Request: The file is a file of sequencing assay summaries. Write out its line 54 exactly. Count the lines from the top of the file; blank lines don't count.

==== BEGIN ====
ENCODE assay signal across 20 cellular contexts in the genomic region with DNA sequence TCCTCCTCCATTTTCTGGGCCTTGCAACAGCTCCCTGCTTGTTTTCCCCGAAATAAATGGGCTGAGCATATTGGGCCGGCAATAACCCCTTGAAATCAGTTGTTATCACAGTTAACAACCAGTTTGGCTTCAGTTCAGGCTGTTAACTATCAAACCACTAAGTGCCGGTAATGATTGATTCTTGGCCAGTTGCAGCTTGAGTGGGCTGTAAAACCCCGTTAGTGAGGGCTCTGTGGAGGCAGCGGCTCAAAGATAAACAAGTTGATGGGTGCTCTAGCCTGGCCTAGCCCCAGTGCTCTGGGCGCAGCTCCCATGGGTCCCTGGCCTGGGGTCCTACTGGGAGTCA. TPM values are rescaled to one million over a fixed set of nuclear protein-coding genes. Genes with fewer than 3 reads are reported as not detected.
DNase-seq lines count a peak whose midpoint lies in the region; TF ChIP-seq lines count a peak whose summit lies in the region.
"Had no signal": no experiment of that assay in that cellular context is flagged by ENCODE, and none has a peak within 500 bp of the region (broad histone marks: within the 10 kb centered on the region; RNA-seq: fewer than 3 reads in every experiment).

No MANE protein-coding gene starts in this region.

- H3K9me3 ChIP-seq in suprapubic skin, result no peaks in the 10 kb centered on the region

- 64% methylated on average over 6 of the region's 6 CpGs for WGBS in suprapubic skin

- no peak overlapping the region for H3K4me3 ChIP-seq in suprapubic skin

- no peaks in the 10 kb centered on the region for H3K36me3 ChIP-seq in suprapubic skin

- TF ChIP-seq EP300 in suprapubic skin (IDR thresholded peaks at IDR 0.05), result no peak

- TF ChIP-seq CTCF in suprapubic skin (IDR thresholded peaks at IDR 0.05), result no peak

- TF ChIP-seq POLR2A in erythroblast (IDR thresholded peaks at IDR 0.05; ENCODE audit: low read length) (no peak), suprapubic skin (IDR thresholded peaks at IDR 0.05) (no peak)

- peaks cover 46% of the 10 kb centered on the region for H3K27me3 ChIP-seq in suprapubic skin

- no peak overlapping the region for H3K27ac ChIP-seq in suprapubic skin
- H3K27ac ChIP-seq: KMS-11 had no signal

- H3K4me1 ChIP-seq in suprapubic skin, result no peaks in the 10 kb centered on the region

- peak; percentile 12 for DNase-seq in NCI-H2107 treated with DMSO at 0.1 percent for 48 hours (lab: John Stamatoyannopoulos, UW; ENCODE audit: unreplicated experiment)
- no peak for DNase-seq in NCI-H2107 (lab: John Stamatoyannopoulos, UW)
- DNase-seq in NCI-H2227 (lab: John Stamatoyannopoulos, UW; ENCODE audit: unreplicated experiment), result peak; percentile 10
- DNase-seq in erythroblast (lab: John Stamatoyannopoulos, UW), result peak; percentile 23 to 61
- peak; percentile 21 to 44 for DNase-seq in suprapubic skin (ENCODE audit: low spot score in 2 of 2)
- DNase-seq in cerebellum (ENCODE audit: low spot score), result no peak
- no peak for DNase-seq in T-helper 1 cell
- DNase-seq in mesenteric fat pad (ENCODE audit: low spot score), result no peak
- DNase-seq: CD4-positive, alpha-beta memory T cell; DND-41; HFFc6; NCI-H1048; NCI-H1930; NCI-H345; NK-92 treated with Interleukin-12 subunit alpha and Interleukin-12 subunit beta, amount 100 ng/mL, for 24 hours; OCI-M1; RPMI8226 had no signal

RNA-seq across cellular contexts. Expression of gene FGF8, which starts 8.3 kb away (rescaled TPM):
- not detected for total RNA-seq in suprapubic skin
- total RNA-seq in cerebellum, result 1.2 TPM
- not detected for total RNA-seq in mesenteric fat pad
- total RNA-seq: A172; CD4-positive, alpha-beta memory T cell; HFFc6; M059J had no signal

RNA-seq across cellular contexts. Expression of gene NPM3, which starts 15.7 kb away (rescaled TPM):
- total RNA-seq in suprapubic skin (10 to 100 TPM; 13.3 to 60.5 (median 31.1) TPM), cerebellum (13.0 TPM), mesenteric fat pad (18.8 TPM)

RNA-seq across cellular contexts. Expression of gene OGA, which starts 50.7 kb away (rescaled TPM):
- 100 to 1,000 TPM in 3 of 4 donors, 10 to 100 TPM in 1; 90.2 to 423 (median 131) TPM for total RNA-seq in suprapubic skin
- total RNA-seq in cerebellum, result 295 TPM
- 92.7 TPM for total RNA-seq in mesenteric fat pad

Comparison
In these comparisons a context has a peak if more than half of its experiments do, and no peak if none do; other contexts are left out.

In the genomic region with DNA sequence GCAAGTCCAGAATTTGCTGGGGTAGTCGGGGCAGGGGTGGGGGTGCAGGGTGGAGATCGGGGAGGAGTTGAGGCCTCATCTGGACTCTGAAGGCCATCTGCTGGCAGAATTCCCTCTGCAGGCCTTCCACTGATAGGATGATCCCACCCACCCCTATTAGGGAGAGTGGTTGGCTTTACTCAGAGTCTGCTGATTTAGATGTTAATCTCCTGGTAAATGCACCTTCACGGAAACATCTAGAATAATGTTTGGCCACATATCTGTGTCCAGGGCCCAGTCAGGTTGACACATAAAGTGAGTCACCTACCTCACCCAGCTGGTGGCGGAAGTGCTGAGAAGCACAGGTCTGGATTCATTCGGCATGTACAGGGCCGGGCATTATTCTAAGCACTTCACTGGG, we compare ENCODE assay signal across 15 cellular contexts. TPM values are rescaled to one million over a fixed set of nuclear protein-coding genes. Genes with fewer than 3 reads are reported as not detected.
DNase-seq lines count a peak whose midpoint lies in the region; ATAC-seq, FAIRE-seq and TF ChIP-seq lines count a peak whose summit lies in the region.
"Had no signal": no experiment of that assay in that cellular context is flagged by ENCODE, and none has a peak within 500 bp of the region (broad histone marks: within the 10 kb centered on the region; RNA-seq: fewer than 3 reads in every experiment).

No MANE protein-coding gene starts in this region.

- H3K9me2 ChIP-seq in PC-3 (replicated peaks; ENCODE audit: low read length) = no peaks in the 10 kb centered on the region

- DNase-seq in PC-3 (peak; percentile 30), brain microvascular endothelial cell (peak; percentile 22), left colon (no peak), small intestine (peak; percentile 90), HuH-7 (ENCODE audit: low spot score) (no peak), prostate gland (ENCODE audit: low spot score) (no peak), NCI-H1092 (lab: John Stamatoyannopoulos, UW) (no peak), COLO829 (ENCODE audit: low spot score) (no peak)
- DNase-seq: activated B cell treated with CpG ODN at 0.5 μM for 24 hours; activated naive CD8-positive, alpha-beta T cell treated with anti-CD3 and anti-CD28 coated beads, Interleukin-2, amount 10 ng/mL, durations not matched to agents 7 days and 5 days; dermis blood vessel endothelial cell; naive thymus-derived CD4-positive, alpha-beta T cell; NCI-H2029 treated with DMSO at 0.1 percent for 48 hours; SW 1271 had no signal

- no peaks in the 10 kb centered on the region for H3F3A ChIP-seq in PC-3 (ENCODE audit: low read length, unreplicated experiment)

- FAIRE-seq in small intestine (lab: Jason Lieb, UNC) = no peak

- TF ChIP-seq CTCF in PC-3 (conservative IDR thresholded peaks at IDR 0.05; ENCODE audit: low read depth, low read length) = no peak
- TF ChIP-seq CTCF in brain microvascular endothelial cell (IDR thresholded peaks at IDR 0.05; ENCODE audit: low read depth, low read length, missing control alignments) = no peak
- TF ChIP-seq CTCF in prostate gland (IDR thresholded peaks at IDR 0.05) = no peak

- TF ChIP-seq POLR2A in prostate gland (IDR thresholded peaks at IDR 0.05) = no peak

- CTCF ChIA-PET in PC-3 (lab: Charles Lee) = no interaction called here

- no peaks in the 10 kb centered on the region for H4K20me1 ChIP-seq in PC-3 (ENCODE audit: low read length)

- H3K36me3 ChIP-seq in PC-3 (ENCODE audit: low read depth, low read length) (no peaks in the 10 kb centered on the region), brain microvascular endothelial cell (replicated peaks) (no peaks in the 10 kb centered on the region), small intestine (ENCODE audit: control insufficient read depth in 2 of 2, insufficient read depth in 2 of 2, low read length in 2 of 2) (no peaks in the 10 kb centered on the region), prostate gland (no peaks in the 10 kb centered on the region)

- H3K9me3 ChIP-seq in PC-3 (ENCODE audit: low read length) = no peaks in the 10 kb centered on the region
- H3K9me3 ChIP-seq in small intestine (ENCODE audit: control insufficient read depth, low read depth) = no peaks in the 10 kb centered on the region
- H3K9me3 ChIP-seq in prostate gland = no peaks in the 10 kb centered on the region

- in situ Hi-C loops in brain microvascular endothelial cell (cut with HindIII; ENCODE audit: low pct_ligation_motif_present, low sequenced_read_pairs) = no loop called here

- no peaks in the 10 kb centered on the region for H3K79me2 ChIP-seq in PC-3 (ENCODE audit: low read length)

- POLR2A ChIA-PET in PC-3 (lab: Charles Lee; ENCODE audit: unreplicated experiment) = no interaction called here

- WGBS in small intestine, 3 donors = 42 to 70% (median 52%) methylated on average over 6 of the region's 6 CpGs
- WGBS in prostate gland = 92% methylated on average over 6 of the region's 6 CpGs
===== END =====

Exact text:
- H3K9me3 ChIP-seq in PC-3 (ENCODE audit: low read length) = no peaks in the 10 kb centered on the region